"I think you understand the position, Mr. Ingleby." he said, thrusting forward his big beard, stained with tobacco juice. "The sheriff's officers will wait upon you tomorrow morning, and if we have not had a satisfactory settlement by this day week we shall distrain. We've waited long enough and there is no more to be said."

Ingleby stared at the advertisements for chemical manures and tractors upon the walls of the dining room of The Long Man at Adenham. He said nothing. He wanted to leap over the table, smash his fist into the red face of Mr. Burstard just above the beard, then take little Blatchett, the lawyer, by the scruff of his neck, shake him till his false teeth fell out and fling him through the window. But he only stood breathing heavily. Turning at last, he made for the door. On reaching it he faced about.

"You can go to hell," he said to the assembled company. "I have done my best for you. I've offered you a hundred pounds, which is all I am ever likely to get. Put your damned officers in when you like. It won't take them long to take an inventory of Cripps Corner."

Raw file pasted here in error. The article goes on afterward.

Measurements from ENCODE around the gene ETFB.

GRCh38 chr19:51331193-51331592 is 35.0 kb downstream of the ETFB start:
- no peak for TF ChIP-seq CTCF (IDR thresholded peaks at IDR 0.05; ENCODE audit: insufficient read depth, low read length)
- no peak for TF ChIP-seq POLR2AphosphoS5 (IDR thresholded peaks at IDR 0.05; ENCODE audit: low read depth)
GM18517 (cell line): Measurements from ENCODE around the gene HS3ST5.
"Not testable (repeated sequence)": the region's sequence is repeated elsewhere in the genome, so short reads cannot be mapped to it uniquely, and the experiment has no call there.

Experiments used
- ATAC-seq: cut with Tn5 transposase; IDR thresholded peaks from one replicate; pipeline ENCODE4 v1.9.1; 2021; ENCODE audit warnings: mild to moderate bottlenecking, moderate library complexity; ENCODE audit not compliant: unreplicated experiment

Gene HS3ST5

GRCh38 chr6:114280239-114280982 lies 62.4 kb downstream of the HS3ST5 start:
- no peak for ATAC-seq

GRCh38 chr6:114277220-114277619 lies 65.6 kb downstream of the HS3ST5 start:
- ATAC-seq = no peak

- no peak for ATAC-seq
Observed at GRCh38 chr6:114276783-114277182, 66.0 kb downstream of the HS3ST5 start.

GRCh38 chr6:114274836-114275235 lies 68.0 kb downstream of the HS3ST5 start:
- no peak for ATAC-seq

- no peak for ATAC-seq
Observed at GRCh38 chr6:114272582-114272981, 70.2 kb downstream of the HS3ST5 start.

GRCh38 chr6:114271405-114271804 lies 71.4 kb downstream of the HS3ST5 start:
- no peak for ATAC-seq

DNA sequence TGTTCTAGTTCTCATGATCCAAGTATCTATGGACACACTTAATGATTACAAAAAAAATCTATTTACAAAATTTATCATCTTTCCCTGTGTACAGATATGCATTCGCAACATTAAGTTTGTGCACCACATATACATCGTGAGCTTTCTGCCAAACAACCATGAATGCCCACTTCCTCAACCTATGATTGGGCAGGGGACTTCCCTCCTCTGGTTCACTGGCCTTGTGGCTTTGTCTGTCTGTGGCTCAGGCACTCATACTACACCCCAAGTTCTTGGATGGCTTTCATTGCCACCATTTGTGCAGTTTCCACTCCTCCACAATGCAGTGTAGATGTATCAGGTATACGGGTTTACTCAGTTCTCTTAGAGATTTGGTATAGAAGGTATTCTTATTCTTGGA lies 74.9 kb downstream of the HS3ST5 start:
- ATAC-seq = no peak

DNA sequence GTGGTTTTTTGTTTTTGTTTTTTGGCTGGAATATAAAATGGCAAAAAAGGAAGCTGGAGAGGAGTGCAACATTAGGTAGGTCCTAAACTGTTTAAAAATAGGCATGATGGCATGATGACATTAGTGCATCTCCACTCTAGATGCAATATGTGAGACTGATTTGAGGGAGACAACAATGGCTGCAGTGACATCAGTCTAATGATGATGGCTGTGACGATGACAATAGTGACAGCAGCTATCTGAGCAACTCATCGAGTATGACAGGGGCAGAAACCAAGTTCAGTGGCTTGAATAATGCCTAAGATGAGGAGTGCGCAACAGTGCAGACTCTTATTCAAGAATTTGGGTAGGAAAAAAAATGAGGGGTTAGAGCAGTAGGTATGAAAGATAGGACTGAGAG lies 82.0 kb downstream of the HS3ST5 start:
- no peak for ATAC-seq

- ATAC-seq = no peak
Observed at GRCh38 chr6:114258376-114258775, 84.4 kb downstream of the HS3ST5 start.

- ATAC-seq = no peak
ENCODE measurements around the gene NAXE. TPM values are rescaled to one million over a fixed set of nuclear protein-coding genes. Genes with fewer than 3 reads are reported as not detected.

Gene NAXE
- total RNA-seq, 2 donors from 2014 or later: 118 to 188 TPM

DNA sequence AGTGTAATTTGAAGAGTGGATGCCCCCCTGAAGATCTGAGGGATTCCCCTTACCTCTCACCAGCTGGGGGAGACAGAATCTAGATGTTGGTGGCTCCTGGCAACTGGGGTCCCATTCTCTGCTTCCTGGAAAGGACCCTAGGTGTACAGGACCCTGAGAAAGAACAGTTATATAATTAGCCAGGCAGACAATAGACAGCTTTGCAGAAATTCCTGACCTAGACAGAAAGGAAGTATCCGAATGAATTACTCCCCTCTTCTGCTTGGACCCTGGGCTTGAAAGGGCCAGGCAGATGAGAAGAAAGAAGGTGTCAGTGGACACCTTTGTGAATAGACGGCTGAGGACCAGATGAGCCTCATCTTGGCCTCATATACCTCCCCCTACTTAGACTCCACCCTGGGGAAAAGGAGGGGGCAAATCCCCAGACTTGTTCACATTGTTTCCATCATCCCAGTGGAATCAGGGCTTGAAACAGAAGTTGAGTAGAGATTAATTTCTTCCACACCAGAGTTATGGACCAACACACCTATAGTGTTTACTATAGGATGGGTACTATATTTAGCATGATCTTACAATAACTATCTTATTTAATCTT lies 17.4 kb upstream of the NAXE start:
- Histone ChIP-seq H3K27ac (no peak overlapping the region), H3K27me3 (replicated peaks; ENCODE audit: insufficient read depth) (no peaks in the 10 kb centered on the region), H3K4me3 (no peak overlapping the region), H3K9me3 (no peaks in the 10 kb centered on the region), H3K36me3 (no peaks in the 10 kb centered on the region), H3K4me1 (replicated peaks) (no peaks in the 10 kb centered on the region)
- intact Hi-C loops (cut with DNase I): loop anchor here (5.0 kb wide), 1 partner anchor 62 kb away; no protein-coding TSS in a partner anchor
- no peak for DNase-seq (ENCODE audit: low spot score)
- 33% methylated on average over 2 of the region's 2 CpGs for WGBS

He pushed through the door and slammed it behind him.

Now he was on the road, trudging wearily back to his farm. His brain was swimming a little, for the pre-war whisky was strong, and he had taken little else for the last two days. He had needed it, too. It kept him from brooding over that business of the legacy....

He pulled a letter from his pocket. It was in a large round feminine hand, and he read it again as he walked.

Miss Olive Wildshawe was full of the noblest sentiments. But she was sticking fast to the money. She had gone over the whole business with the lawyers who had assured her that there was nothing to be done. She had only a life interest in the money, and even if she had wished to do so, she could not pay a cent of the capital to him.